Malaga: The Malaga Fair, closely associated with the holiday, commemorates the Catholic Monarchs’ victory over the Muslims in 1487. This fair, held from August 16 to 23, is a blend of religious and entertainment activities, including horse shows, music, dance, and sports events.
Valencia: The Cathedral of Valencia becomes the focal point of the celebrations. The image of the Dormition of Mary is transferred from the temple of Los Milagros to the Cathedral, accompanied by a lively procession and music. The bells of the Cathedral ring out, creating a great atmosphere.
Elche: The city of Elche is renowned for the ‘Mystery of Elche,’ a sacred-lyrical drama that reenacts the Dormition, Assumption, and Coronation of the Virgin Mary. This artistic masterpiece has been designated as part of the UNESCO Masterpiece of the Oral and Intangible Heritage of Humanity.
This nationwide holiday is a significant event in the Spanish calendar. In 2023, falling on a Tuesday, it necessitates adjustments in business hours. While many establishments will remain closed, some supermarkets like Mercadona, Lidl, Carrefour, Alcampo, Aldi, Dia, Supercor, and Hipercor will have modified schedules on this day, with varied opening and closing hours depending on the location. Mercadona has already announced that they will be open until 3 pm and other supermarkets have advertised their updated schedules on each website.
Local markets will usually change the date and this change is usually notified on the town hall website or social media accounts.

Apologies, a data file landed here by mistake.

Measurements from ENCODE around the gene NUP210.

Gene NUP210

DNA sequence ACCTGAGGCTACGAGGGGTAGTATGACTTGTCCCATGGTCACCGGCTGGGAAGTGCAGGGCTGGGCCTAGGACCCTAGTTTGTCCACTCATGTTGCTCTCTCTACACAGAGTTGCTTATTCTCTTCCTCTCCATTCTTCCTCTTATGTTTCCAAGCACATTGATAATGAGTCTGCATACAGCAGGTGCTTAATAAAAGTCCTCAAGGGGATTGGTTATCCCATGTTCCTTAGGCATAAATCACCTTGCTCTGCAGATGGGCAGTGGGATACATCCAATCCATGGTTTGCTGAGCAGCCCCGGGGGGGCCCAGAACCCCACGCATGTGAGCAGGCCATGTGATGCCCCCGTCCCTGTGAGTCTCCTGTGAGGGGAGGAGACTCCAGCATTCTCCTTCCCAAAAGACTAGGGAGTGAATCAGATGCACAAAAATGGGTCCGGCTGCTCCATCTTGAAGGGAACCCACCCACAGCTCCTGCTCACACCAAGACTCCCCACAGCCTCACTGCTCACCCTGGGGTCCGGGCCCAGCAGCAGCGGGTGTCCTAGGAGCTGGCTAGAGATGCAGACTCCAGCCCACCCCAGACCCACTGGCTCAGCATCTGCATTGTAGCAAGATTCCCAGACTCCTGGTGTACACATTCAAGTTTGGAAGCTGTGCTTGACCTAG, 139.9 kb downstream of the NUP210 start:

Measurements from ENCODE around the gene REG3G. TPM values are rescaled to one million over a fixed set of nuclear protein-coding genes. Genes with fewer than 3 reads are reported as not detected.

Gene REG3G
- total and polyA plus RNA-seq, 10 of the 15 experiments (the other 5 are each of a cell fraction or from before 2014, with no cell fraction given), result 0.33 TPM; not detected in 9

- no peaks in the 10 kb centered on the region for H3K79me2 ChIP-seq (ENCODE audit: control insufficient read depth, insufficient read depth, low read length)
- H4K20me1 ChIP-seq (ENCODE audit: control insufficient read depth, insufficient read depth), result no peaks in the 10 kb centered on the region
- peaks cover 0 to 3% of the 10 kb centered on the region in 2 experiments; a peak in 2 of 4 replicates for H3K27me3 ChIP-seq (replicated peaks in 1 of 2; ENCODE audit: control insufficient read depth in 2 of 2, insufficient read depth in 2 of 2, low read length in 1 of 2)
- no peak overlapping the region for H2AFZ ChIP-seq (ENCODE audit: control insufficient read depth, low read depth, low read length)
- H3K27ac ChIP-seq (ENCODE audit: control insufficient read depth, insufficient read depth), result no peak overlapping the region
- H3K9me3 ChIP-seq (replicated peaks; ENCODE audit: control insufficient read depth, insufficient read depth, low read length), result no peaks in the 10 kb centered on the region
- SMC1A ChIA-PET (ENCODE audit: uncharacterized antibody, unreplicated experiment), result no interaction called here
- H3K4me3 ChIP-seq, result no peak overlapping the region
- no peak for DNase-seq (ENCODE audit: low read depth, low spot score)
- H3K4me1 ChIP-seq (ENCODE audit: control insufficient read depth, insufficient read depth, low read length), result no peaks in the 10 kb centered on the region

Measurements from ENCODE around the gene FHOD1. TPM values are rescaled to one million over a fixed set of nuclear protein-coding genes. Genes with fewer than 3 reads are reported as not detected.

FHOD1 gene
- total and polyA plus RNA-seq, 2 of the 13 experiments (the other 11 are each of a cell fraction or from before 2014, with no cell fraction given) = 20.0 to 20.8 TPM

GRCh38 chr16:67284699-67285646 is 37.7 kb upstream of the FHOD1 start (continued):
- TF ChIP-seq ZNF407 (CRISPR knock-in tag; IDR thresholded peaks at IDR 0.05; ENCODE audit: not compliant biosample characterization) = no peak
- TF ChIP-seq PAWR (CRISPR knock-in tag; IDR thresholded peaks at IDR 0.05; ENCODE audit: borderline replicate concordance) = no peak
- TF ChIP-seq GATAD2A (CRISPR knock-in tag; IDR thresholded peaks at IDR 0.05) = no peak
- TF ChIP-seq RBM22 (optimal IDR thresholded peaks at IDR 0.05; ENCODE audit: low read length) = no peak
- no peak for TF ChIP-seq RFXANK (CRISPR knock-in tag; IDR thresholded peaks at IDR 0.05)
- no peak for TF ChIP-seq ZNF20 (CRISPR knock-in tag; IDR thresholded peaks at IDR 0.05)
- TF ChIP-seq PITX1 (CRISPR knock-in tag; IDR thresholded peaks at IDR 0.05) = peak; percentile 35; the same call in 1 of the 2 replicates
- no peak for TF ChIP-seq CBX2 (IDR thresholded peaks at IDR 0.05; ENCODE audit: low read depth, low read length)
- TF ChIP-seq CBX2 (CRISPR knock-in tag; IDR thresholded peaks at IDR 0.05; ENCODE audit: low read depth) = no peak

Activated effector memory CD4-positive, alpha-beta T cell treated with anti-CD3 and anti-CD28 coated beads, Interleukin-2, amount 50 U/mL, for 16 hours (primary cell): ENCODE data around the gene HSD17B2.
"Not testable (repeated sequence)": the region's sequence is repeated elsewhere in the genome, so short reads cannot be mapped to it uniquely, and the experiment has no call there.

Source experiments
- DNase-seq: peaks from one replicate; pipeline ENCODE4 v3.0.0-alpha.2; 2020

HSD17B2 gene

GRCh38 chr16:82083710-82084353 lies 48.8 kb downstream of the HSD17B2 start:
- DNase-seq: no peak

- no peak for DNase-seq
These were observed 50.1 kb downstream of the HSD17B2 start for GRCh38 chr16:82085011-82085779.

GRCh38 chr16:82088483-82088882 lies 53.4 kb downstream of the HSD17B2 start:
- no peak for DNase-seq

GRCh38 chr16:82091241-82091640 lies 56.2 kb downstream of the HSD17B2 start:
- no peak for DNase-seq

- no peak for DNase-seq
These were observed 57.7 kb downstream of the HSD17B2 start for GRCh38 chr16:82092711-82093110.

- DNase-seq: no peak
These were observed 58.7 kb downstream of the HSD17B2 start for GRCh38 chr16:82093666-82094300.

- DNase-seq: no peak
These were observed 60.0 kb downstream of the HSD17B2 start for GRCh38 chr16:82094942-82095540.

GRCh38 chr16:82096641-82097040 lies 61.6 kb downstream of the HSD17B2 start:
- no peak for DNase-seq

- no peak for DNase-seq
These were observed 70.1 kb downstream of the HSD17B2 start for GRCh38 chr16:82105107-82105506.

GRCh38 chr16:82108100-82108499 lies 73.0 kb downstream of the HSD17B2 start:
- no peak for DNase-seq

The next national bank holiday or red day as they are often referred to is the Fiesta Nacional de España on October 12.
As with all Spanish bank holidays the use of fireworks can be pretty much guaranteed so if you are a pet parent you might try the following tips to help your furry friend:
Create a Safe Space
Set up a cozy and secure space in your home where your pet can retreat to during the fireworks. This could be a quiet room or their crate, filled with familiar bedding and toys.
Close Windows and Curtains
Keep windows and curtains closed to minimize the sights and sounds of the fireworks. This can help reduce the sensory overload for your pet.
Offer your pet toys or treats that they enjoy. Engaging them in play or giving them a puzzle toy can help take their mind off the fireworks.
Pets often pick up on their owner’s emotions. If you remain calm and relaxed, it can help your pet feel more at ease.
Use White Noise
Playing calming background noise, such as soft music, white noise, or even a TV show, can help drown out the sound of fireworks.
Make sure your pet is wearing a collar with up-to-date identification tags. In case your pet does get frightened and runs away, this will increase the chances of them being safely returned to you.
Let us know how your local town celebrates this national bank holiday!
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I am an Irish writer who has been living in Spain for the past twenty years. My writing centers around the Costa Cálida. As a mother I also write about family life on the coast of Spain and every now and then I try to break down the world of Spanish politics!